Duck confit-a lower fat version. Infusing liqueur or flavor concentrates into fruit for desserts. Preparing whole meals at once, putting different courses into separate bags and then finishing off the proteins while plating the rest of the dishes. Prepping eggs for guest brunches. Getting herbs and spices into pasta and noodles w/out the flavor washing out in the regular boiling method. Custard desserts. I will be very busy!

  • Sue

    I’m not a great cook……I have high hopes that this appliance will make me a grat cook!!!

  • Melissa

    Duck Confit, Soft Boiled Eggs, Snout to Tail Baby! I’s have the Sous Vide Supreme working darn near 24/7.

  • Daniel

    If I had one of these I’d be cooking the bargain, sinewy parts of animals like nobody’s business. But I’d really be interested in trying some alternate processes for making desserts.

  • Emily

    I would use it for all kinds of meats, the short ribs look awesome. I love to experiment and try new things, this would be fun to play around with.

  • Jesse

    I’ve managed to have my head stuck in the sand about sous vide for a while. The more I think about it, though, the more having an option to exactly control certain textures especially interests me.

  • Jill Moberg

    I’m almost embarrassed to admit I’ve never eaten a beef short rib. I’m told by many that they are delicious but have to be cooked properly. If I win this Sous Vide machine, I think the first thing I’ll make will be beef short ribs!

  • Edwin

    Low and slow, my favorite kind of cooking, turning the ordinary into something special, a win win.

  • John Houser

    Eggs in every way possible. Also pork belly…. And pig ears, ears would be good. Pig tails, short ribs, steaks. It would be exciting to get or of these.

  • Cory Estlund

    Soo many yummy option! Yummy pork shoulder cooked in a tasty brine… Those short ribs looked awesome.. Maybe some brisket or beef clod… Can’t wait!

  • Ryan Winkels

    Nice brisket slowly cooked to perfection then place in the smoker for a kiss of smoke. I can taste it now!

  • James Wilson

    Eggs and yogurt – two things I would have never thought to cook sous vide. Now I want to try!

  • Jesse W.

    I love to slow cook Pork shoulder for sandwiches, ragout, ramen and basically anything else I can put it into. I am also a huge fan of eggs and love to experiment with them. I have been dreaming of a Sous Vide machine for a very long time!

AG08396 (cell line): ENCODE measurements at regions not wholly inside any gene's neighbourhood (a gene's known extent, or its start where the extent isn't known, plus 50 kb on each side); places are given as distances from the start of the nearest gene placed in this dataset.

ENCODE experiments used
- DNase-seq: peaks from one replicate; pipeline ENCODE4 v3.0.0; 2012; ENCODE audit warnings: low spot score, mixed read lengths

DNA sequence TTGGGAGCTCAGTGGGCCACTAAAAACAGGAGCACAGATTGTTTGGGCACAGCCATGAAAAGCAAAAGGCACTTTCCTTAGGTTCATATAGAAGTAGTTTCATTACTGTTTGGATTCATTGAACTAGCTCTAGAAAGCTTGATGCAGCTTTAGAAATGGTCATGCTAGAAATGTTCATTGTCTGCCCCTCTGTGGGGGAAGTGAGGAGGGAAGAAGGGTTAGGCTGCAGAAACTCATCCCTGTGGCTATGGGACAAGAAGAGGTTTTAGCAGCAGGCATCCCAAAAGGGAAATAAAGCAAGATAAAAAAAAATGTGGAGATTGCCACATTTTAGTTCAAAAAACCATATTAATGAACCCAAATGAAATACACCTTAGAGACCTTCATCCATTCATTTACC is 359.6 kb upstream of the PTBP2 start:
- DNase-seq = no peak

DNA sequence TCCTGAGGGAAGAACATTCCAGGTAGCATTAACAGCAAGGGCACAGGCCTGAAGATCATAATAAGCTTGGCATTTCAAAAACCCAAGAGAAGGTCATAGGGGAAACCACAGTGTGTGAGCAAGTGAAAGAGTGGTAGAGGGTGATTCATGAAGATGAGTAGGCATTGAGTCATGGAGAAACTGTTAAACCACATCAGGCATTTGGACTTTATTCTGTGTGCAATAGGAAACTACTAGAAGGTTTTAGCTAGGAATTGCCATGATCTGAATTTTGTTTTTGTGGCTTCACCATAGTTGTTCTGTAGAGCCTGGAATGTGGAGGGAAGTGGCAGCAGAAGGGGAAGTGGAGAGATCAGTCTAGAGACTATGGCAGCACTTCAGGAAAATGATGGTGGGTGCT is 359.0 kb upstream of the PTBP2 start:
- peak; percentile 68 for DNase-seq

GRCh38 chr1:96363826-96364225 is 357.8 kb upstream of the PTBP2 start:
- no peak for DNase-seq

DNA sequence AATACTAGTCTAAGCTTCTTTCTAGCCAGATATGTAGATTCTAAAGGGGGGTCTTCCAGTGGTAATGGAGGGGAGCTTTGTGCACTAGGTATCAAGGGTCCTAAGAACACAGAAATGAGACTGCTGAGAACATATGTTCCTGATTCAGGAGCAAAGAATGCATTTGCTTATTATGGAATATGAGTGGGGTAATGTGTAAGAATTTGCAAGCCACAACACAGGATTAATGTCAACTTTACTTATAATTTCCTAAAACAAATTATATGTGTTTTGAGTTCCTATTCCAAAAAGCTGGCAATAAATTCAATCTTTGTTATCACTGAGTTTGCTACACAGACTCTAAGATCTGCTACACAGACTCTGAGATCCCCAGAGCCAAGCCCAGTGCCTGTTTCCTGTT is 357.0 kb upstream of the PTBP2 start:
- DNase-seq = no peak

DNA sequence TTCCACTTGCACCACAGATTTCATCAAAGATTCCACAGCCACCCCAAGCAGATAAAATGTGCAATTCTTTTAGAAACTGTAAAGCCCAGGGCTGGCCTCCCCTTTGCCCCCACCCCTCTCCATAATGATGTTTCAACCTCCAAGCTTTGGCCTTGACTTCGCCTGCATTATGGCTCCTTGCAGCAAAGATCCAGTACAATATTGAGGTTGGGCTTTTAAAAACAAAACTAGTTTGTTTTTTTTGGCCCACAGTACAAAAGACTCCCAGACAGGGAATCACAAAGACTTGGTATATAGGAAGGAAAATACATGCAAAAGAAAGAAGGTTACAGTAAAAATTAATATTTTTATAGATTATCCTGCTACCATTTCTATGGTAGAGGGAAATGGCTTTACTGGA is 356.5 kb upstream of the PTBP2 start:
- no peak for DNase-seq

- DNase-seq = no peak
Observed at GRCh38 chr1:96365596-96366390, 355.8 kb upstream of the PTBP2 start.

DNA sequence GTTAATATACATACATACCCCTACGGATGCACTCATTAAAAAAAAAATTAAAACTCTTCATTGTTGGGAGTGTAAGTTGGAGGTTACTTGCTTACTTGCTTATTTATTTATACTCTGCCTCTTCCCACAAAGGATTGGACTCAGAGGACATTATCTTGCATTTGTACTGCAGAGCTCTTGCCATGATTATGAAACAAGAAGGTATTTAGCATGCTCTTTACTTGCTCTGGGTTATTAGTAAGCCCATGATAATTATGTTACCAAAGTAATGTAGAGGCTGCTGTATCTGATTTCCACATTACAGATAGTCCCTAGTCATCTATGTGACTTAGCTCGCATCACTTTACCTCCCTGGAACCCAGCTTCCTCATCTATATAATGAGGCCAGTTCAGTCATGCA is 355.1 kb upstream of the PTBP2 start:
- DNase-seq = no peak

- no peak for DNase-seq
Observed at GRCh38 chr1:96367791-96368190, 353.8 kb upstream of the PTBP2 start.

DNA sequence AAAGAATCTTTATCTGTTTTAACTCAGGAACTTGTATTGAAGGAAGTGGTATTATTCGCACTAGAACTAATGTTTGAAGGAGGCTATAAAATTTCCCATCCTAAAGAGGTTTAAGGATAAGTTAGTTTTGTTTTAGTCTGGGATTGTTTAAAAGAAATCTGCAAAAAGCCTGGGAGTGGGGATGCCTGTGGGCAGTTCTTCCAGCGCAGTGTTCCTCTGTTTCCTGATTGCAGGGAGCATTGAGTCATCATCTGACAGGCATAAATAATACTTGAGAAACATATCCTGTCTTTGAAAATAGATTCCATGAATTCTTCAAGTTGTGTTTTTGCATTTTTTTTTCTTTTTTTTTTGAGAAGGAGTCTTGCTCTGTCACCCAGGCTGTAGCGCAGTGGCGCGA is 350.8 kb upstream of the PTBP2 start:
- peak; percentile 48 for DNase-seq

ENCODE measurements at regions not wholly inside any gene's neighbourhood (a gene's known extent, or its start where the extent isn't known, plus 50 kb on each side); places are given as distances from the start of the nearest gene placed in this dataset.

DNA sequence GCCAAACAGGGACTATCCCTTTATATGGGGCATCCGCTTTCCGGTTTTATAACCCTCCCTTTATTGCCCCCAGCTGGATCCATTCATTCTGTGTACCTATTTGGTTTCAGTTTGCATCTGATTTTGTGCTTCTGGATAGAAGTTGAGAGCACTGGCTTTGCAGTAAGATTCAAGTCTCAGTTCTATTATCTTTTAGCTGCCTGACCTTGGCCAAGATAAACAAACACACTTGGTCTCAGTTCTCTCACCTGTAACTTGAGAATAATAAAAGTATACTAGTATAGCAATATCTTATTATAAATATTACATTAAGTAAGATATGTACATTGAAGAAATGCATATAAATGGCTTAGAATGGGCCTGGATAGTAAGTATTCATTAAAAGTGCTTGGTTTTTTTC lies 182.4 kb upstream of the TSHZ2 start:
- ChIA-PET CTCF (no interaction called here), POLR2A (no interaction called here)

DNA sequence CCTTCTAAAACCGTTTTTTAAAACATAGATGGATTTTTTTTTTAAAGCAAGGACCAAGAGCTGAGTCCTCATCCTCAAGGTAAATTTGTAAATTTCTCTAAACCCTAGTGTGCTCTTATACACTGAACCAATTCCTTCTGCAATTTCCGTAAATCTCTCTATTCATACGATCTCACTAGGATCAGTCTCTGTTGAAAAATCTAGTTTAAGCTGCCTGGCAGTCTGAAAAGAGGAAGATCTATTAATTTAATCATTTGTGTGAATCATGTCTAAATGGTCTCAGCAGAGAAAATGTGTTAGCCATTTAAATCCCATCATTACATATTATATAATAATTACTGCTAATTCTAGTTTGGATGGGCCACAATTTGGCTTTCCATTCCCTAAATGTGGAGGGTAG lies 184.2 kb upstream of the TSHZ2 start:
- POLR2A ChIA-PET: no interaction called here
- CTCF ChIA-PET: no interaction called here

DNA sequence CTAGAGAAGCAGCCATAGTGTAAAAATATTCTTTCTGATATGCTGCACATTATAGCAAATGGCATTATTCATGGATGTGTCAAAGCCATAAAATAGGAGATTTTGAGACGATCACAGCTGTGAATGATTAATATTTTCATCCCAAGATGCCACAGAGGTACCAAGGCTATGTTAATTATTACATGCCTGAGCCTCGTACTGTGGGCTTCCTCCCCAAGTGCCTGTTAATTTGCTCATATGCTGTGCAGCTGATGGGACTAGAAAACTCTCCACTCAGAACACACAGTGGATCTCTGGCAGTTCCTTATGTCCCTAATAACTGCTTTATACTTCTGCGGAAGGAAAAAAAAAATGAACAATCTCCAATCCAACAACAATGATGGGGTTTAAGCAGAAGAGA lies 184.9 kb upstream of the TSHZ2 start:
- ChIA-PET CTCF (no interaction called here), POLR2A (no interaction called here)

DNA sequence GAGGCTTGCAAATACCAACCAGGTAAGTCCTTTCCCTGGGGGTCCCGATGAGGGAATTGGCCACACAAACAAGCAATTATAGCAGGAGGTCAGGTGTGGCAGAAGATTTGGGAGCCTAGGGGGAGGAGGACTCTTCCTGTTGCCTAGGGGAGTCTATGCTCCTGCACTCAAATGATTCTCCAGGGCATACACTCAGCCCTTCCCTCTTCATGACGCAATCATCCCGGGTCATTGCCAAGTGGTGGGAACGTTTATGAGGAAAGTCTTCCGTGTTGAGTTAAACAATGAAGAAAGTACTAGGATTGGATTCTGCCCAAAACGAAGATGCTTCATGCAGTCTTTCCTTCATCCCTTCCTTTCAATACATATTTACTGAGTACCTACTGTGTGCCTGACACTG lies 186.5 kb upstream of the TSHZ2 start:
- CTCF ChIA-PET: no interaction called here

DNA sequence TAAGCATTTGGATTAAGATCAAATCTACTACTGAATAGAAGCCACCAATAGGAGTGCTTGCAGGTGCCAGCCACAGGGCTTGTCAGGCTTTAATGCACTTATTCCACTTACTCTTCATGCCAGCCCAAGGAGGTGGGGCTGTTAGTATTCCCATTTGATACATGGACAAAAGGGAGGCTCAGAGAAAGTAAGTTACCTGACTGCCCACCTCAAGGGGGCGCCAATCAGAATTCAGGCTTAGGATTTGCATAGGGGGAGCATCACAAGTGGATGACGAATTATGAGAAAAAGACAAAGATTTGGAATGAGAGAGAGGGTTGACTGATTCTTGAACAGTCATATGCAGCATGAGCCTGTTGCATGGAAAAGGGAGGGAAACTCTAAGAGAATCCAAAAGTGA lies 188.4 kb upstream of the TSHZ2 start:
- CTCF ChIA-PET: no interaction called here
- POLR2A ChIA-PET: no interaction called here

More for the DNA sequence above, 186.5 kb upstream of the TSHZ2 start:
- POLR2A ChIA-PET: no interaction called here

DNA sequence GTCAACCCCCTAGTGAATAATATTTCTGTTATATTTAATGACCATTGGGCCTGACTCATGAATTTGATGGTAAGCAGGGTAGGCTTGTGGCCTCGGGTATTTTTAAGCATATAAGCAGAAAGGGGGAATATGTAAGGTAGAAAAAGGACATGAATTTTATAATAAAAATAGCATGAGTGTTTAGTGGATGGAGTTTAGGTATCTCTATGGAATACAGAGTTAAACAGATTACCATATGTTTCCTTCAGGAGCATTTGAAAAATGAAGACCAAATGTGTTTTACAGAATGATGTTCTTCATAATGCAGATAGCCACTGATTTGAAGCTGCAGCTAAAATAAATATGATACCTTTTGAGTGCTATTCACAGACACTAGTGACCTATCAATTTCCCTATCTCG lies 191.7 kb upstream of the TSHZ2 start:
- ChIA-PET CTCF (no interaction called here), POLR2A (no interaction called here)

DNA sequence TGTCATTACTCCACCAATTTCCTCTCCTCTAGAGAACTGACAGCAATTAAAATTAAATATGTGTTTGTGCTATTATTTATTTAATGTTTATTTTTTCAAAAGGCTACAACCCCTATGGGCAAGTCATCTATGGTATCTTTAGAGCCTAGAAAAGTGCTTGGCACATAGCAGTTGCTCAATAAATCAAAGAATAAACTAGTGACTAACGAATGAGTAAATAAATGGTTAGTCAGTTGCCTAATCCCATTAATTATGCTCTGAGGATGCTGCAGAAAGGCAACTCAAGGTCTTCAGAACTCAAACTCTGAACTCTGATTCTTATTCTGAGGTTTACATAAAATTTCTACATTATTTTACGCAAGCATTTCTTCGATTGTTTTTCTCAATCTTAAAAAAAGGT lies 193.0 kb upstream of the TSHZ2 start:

• Jon

    I am trying to master short ribs to go with my creamy marscapone polenta (wedding meal).

  • Dave

    Well I was excited to play around with the perfectly cooked egg. Until I saw the picture of that short rib. Holy cow, that is the first thing I’d make with some Miller’s beef short ribs.

  • YC

    I have to cook a lot due to dietary restrictions in the family. I am always looking for new methods to put great food on the table! I’ve always wanted to try one of these things but they are so darned expensive. I do have a spot in my kitchen for it though! Thanks for the blog post.

  • Patrice Costa

    I am the proud owner of a sous vide supreme thanks to my hubby for Christmas last year. I’m still experimenting but love the idea of yogurt and duck confit! So many applications to make dishes even more delicious. What would I do with a second sous vide? Why, I’d pass it along to one of my foodie friends! Thanks for (re)posting sous vide recipes and links — they will come in very handy.

  • Genevieve Keller

    I love to get new toys in the kitchen! I’d probably sous vide everything, just to see how it comes out! The softboiled egg is something I’ve wanted to do since I saw it on either Top Chef or another cooking show. The beef ribs sound amazing too. I recently got a vacuum sealer just to be able to do marinades with it. (It’s also helpful for sealing foods, I admit.) :)

    If I win the machine, I’ll post pictures of every dish I make with it!

  • Paul

    I would cook everything I could. But real excited about trying to make organic yogurt for my vegetarian 18 month old.

  • KimS2

    I originally thought mainly cooking meats, but if one can culture yogurt, perhaps culturing cheese would work too!

  • david squires

    I just started making yogurt at home with help from the directions posted here, so I’d use if for that. I’d also like to try brisket with the sous vide. I always smoke it and wonder what a cleaner method would taste like.